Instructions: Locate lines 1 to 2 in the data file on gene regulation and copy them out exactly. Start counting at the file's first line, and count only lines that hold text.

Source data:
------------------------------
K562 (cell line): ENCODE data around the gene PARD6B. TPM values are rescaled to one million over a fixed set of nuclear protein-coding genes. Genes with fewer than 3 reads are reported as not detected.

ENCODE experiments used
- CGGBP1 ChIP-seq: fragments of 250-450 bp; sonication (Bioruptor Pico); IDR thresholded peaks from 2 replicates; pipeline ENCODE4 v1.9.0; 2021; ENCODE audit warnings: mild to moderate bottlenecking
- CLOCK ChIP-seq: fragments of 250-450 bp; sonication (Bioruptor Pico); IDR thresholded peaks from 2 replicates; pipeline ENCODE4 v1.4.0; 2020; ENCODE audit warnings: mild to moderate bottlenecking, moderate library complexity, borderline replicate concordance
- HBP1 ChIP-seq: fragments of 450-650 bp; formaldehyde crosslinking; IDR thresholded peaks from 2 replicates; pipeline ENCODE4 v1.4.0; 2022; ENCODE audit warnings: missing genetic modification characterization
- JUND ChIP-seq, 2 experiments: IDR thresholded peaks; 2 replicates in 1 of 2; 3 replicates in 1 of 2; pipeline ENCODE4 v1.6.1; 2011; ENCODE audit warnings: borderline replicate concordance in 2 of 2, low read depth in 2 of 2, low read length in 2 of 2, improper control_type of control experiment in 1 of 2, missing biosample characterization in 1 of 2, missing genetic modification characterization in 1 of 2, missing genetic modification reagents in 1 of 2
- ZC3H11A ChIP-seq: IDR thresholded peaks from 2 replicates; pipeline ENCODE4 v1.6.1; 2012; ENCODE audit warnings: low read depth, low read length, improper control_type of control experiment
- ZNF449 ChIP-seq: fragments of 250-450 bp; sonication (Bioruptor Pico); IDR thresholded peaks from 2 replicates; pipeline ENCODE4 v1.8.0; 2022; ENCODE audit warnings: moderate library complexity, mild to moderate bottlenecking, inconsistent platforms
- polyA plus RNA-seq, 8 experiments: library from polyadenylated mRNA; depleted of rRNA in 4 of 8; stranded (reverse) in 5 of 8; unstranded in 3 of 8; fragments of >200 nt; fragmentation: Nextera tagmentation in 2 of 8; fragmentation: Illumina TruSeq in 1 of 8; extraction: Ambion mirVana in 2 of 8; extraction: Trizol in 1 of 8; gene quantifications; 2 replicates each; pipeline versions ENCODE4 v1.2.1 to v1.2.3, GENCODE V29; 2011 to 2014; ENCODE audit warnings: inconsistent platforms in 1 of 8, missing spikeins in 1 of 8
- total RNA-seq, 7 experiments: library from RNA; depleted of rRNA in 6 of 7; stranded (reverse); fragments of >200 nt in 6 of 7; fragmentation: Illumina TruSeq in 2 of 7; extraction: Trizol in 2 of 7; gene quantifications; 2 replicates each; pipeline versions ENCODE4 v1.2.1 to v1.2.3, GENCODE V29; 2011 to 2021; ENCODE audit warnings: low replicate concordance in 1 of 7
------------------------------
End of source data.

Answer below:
K562 (cell line): ENCODE data around the gene PARD6B. TPM values are rescaled to one million over a fixed set of nuclear protein-coding genes. Genes with fewer than 3 reads are reported as not detected.

ENCODE experiments used